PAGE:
This month we celebrate the 40th Anniversary of Butler, Rosenbury & Partners. Founded in 1978, we’ve covered multiple types of projects around the globe. Take a look as we remember our past, explore the present and transition to the future.
Geoffrey Butler always knew he’d be an architect. His father was one, and Geoffrey practically grew up in his office. He had always planned on getting his license and working for his dad’s company. Unfortunately, those plans came to a halt when his father unexpectedly passed away, and his firm folded.
“It occurred to me that if I was going to have an architecture firm I would have to do it myself,” explains Geoffrey.
Geoffrey Butler, AIA | Groundbreaking of the Financial Center Office Park in Springfield, MO, 1979
After graduating from the University of Kansas with his degree, he worked in several architecture and construction management jobs. Upon gaining his licensure in the state of Missouri, he started Geoffrey Butler, Architect with one client, James F. Morris, in April of 1978. He offered $300 a month to rent a conference room in an office building and moved in with his desk, a drawing table and a chair.
Over time, the office moved, staff was added, and he obtained more projects. In 1984, Tim Rosenbury joined the firm. “One of the things that Butler, Rosenbury & Partners always had are two principals with personalities that are not identical,” said Geoffrey. The different personalities allowed the firm to work with diverse types of clients. “It also became clear to me that we really needed to have more ownership and more responsibility to reflect that the firm wasn’t just Geoffrey Butler anymore.” The name changed to Butler Group, AIA. During this time, David Hess, Gerri Kielhofner and Mike Harned joined the organization. In 1990, the firm wanted to bring in more partners, but needed a name that could reflect that growth. The name changed one more time to Butler, Rosenbury & Partners. Christopher Swan, Benjamin Van Eps and Angie Way came on board.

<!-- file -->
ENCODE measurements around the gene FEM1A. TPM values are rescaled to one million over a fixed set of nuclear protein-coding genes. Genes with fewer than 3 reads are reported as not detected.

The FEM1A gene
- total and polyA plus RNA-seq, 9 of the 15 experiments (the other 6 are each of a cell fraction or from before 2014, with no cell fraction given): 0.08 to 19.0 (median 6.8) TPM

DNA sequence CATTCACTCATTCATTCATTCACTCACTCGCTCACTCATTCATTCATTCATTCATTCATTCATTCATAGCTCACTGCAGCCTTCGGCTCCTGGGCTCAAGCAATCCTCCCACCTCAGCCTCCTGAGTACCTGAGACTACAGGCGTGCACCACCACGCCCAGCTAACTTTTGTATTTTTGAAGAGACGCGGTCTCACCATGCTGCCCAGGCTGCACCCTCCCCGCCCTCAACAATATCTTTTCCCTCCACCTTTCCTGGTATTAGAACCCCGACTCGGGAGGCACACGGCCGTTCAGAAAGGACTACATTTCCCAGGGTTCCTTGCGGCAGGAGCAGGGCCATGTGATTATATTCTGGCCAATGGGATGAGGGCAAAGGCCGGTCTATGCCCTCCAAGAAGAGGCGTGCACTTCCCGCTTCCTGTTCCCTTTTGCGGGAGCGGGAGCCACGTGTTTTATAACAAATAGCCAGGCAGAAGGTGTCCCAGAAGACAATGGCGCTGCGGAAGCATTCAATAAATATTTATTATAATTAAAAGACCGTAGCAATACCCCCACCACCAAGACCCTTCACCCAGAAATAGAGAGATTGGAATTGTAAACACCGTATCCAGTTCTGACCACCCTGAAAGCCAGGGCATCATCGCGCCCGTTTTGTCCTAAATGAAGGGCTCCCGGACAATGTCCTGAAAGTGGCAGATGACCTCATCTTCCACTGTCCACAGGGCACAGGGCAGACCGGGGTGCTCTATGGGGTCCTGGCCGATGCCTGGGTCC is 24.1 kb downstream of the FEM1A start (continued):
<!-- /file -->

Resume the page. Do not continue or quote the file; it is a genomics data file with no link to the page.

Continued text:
“We went from a mom and pop architecture firm in the 80’s, to a more comprehensive design firm in the 90s,” says Tim Rosenbury, BR&P Managing Partner.
In 1997, Mike Harned and David Hess became partners. Tim continues, “By the 00’s we had become a multisite, multi-discipline firm,” During the 2000’s, Gerri Kielhofner, Angie Way, Benjamin Van Eps and Chris Swan all made partner. Tim continues, “When the recession hit in 2008, it didn’t cause us problems, so much as exposed certain weaknesses in our organization. Some of the markets we were working in were profoundly impacted negatively by the recession. We had to be nimble enough to change and find another model of practice.”
With a staff of 25, BR&P has returned somewhat to our roots. There are two areas of focus within the practice. One of those is and has always been working for clients in our community and region. “Butler, Rosenbury & Partners has always been known as a community-oriented business. We take this idea of corporate citizenship seriously, we want to be involved where needed in community organizations and issues,” explains Tim. BR&P Partners Chris Swan and Mike Harned have also assisted in these efforts. Chris has worked on a variety of education and community projects, and has served on multiple community boards. Mike has developed and maintained a relationship with Bass Pro Shops over the past 30 years, and partner and CFO, Angie Way, has assisted in coordinating firm volunteer efforts